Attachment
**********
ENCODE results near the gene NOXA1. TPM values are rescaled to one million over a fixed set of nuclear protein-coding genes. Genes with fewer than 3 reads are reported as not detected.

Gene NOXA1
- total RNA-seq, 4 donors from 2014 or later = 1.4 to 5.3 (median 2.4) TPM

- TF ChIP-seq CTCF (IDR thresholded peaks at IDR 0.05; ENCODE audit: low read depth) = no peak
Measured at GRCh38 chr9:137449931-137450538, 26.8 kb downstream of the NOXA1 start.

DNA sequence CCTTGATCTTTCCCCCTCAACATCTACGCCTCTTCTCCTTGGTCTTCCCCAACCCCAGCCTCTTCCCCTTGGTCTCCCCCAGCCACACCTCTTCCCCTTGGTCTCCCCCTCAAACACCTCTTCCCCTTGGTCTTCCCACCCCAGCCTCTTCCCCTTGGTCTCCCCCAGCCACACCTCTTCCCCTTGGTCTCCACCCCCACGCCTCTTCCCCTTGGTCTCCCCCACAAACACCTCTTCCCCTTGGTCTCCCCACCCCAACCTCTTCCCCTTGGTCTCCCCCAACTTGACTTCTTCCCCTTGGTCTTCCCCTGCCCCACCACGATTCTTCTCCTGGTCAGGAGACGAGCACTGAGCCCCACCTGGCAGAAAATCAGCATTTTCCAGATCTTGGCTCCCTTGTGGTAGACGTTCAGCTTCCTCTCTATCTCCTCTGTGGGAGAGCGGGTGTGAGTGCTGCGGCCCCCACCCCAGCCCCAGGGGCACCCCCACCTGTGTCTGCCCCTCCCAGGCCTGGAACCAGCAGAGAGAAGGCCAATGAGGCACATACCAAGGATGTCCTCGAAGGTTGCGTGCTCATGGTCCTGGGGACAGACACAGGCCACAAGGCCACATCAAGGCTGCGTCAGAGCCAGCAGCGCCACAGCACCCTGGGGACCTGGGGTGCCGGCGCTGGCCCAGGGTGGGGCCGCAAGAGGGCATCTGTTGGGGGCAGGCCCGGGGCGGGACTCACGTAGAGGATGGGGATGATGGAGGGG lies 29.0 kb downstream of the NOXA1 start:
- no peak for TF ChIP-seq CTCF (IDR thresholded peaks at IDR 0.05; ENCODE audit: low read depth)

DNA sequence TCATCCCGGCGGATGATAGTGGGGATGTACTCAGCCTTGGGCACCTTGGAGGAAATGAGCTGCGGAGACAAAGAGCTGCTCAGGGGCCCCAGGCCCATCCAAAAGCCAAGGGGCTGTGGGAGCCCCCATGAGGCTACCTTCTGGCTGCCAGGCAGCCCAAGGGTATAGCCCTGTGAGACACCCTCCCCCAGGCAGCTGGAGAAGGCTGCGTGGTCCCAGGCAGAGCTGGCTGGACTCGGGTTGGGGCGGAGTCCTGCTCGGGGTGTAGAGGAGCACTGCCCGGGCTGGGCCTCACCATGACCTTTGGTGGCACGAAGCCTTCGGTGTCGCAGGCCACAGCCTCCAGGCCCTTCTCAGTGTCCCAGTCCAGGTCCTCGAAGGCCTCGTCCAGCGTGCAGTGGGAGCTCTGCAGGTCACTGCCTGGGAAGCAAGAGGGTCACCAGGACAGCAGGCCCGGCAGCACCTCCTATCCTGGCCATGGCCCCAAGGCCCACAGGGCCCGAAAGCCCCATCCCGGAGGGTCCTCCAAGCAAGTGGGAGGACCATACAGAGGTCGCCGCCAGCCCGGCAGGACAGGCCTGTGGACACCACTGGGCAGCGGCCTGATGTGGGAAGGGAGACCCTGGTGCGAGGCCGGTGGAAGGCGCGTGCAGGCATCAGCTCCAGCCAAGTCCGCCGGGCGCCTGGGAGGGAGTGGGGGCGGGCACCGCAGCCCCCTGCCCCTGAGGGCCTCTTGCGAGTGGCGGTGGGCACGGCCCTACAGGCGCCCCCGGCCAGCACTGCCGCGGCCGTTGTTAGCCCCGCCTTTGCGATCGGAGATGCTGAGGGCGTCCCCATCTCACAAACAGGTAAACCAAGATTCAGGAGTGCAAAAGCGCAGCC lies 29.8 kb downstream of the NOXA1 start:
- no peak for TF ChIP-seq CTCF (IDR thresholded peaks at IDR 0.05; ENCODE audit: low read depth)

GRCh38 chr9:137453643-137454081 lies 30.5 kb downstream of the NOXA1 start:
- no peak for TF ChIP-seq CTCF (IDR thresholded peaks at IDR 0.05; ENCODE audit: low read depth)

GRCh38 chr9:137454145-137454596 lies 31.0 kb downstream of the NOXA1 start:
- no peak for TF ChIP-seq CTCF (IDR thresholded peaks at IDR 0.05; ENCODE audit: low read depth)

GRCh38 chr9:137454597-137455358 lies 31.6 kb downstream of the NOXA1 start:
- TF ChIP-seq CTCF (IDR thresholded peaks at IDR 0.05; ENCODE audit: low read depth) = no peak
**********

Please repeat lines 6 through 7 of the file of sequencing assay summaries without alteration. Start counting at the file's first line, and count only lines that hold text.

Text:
DNA sequence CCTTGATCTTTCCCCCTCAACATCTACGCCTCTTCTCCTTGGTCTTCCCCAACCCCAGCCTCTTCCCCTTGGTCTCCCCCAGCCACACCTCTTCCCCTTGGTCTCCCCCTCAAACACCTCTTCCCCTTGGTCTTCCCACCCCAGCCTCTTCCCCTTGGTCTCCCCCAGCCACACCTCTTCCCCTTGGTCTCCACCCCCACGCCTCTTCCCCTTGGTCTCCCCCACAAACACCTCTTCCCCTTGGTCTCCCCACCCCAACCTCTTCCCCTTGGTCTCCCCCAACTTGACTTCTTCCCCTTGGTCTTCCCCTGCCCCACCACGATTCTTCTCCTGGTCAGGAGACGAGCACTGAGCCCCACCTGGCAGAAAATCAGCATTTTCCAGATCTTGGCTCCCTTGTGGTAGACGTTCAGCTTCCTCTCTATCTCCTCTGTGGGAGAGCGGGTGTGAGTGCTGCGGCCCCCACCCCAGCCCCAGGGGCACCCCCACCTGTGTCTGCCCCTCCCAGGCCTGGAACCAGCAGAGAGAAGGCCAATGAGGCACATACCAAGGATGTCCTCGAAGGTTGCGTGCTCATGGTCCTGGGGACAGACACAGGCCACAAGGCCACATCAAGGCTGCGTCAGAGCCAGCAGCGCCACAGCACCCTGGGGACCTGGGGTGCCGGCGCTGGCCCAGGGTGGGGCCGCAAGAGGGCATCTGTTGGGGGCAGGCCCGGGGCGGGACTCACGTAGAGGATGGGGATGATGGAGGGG lies 29.0 kb downstream of the NOXA1 start:
- no peak for TF ChIP-seq CTCF (IDR thresholded peaks at IDR 0.05; ENCODE audit: low read depth)